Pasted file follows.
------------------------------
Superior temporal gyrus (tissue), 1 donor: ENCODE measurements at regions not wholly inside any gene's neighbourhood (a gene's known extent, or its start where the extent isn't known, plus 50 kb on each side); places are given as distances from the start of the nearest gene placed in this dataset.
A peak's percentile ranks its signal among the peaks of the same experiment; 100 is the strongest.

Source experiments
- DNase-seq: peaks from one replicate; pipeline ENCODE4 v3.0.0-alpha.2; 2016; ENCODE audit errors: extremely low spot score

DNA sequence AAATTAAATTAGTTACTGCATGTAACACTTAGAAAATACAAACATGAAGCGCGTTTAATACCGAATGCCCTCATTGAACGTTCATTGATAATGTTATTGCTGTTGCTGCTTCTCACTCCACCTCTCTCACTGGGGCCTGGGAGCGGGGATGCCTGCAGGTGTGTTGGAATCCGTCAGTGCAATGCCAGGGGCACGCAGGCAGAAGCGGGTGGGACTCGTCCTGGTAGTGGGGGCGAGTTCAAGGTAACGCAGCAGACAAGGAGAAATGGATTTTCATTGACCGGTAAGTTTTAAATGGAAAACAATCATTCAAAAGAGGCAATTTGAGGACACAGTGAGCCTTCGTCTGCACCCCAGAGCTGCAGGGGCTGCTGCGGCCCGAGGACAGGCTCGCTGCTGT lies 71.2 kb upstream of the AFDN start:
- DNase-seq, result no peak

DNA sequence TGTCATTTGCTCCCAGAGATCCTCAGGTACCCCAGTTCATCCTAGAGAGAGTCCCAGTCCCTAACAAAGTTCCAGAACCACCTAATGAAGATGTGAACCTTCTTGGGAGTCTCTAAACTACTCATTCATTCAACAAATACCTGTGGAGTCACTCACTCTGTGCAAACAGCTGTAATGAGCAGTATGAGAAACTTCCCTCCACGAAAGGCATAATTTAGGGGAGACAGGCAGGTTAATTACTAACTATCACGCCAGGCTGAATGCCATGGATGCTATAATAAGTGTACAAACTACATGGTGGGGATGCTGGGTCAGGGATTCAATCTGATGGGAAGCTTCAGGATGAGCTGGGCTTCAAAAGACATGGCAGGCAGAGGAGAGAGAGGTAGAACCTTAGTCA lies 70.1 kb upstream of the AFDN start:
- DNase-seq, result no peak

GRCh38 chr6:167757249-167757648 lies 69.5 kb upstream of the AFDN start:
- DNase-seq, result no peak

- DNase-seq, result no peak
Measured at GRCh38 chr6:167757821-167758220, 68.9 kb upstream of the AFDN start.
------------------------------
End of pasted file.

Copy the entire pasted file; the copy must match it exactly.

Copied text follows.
Superior temporal gyrus (tissue), 1 donor: ENCODE measurements at regions not wholly inside any gene's neighbourhood (a gene's known extent, or its start where the extent isn't known, plus 50 kb on each side); places are given as distances from the start of the nearest gene placed in this dataset.
A peak's percentile ranks its signal among the peaks of the same experiment; 100 is the strongest.

Source experiments
- DNase-seq: peaks from one replicate; pipeline ENCODE4 v3.0.0-alpha.2; 2016; ENCODE audit errors: extremely low spot score

DNA sequence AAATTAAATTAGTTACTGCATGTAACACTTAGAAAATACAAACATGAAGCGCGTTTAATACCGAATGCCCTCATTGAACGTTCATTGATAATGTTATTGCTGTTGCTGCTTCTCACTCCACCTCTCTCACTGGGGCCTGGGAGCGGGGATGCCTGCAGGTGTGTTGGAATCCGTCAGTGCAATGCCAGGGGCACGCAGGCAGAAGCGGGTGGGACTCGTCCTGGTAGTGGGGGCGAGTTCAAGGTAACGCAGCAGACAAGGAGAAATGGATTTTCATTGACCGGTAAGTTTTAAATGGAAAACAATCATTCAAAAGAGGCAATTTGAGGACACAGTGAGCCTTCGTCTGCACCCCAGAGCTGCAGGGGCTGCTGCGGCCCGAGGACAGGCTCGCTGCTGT lies 71.2 kb upstream of the AFDN start:
- DNase-seq, result no peak

DNA sequence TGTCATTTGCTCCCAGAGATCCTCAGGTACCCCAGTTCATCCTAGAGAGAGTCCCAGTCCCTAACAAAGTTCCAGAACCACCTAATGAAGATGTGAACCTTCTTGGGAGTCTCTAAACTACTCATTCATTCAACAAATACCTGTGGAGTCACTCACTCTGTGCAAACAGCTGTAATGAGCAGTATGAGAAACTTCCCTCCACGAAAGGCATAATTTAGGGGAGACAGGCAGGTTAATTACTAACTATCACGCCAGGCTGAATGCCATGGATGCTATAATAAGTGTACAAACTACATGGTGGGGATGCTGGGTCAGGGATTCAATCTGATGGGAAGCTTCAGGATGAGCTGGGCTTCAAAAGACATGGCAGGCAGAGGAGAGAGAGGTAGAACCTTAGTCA lies 70.1 kb upstream of the AFDN start:
- DNase-seq, result no peak

GRCh38 chr6:167757249-167757648 lies 69.5 kb upstream of the AFDN start:
- DNase-seq, result no peak

- DNase-seq, result no peak
Measured at GRCh38 chr6:167757821-167758220, 68.9 kb upstream of the AFDN start.